My four year old LOVES to help. He actually knows how to sort laundry, load and unload the (frontload) washer and the dryer and he enjoys doing it. I pour the detergent and adjust the settings, he gets to push the start button. I can ask him to check our rooms for dirty laundry, and he will go get it and put it in the right bins. I am teaching him why we separate laundry, and I teach him bleach only goes with white clothes etc. It will help him later in life. Let's face it, how many college guys know how to do laundry?

    He brings his cup and plate to the kitchen when he's done, throw away trash.. Keeping toys organized is more of a rule than a chore. Before we go to bed, all toys must be put away.

    The only real "chore" he has is feeding the cats. He looks every day if they have food, if not, he gives them kibble.

    I tried teaching him how to make his bed, but that one was above his skill level. We'll try again later.

    I try to not force things too much, just take something they already enjoy doing and have it become their chore.

    As he gets older he will get more responsibilities, but for his age he is very responsible. He enjoyed bringing diapers and holding the bottle when we had his little brother, now he checks on him if he cries, and has learned to gently take things away, and come get me if it's something he can't fix. It's all guided by him, not by me, I would not force these things. He just steps up and wants to help. We must allow kids to be kids as well, they need to know all aspects of life.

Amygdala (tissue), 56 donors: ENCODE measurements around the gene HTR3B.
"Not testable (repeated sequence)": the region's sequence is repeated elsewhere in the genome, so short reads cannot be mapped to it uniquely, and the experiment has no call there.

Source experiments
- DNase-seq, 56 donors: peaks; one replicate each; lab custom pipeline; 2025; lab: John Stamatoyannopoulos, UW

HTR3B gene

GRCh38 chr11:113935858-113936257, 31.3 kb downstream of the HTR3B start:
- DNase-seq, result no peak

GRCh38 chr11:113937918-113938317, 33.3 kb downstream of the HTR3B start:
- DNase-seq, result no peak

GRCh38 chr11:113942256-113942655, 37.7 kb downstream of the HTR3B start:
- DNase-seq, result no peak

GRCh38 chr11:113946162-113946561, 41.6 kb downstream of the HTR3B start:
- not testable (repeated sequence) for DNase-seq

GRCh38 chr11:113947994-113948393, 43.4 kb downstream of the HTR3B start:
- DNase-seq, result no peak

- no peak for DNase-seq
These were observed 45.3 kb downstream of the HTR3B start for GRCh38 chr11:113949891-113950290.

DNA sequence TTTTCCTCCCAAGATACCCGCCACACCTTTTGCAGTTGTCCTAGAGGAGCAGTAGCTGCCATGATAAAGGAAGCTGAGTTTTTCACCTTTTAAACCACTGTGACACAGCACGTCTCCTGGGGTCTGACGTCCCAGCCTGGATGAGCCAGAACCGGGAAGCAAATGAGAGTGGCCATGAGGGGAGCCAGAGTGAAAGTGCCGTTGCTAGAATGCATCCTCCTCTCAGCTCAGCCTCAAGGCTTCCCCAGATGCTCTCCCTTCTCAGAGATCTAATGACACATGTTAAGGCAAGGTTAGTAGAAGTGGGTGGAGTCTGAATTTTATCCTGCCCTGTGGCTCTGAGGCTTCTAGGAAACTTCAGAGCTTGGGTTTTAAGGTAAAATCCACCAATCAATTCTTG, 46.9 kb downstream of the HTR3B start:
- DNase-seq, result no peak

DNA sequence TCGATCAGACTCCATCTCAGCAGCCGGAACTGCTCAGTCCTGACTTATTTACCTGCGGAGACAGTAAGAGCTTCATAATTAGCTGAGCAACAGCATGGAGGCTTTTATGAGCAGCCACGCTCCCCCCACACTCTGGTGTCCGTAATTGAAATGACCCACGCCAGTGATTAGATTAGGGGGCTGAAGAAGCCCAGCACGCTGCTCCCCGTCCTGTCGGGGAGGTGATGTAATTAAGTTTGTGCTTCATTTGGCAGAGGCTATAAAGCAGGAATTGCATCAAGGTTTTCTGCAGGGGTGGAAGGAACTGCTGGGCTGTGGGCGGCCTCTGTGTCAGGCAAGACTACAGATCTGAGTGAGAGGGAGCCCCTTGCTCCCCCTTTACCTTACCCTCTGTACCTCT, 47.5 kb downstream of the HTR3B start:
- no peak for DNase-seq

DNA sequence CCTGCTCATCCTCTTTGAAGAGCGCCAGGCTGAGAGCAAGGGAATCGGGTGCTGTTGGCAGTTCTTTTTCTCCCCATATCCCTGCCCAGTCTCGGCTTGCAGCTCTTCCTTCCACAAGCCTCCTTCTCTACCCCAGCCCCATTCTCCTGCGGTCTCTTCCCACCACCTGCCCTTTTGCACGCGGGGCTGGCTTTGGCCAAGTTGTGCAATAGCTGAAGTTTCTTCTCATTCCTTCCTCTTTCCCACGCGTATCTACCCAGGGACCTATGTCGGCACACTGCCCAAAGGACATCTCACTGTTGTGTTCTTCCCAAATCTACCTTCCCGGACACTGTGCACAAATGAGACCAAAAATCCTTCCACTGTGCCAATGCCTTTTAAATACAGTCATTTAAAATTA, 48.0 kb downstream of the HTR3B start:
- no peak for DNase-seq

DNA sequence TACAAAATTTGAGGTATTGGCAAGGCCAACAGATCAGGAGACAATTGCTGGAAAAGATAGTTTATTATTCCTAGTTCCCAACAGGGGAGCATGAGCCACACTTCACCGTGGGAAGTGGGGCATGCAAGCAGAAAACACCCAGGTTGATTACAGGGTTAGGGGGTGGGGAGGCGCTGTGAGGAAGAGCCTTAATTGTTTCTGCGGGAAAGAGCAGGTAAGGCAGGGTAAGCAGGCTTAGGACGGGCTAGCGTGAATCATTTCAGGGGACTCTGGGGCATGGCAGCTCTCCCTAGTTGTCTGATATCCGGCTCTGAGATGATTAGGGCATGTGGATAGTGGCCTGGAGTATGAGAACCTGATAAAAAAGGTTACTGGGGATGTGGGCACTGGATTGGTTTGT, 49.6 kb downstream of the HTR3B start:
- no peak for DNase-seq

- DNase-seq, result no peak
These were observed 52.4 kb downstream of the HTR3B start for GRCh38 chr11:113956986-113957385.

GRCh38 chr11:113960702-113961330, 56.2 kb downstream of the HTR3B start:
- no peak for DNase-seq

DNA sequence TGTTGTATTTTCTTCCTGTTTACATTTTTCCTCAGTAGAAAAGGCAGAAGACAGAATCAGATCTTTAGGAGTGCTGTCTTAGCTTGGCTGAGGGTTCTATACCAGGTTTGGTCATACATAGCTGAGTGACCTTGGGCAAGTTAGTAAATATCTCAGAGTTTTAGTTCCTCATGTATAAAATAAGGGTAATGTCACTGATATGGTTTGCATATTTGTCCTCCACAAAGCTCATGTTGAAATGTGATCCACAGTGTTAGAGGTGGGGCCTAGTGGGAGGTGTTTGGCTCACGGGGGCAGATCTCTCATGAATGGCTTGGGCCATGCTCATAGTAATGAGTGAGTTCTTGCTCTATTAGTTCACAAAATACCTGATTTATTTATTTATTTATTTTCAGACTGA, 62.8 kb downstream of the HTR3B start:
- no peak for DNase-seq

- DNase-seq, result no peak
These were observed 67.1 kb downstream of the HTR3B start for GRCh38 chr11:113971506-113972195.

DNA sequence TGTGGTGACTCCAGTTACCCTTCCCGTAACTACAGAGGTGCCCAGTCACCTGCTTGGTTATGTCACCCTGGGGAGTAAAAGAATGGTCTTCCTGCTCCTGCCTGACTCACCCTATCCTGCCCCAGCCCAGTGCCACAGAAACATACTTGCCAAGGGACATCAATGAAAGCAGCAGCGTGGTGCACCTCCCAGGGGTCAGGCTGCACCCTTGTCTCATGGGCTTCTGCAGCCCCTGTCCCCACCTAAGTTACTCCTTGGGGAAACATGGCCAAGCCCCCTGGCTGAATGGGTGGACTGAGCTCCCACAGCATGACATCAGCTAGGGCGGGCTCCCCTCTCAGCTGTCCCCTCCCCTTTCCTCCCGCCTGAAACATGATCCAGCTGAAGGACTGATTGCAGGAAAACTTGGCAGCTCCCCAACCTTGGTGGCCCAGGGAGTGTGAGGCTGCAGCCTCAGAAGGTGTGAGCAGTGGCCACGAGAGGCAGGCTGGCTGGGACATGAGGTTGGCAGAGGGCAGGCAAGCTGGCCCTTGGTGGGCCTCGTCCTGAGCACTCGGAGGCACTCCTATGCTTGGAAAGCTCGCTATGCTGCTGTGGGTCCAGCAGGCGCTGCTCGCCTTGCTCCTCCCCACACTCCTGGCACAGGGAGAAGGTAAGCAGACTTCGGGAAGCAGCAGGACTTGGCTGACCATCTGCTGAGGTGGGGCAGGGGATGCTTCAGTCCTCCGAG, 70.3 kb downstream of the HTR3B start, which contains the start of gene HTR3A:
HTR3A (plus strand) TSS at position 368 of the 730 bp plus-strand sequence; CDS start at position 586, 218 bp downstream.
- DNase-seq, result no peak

Personally, I grew up without a lot of things the other kids had, and some of it did make me a bit of a target for other kids.. but I do appreciate the things I have as an adult that much more. I think the electronic craze has grown out of control. I will not participate with most of it (never owned an I-anything, pod, pad, phone whatever..). I do not buy the newest model if the older model isn't broke. We have one TV and it's in the living room, PBS has been instrumental with my son's speech delay. I buy items with a distinct purpose: phones are used for calls, not games, internet etc. I would not downright "outlaw" video games, it's better to treat them casually as "just another toy" and encourage active play. On a rainy day it can be wonderful to just unwind with a game, just like one would with a book. There's no purpose in banning them, as long as they're not abused. Banning anything just alienates kids.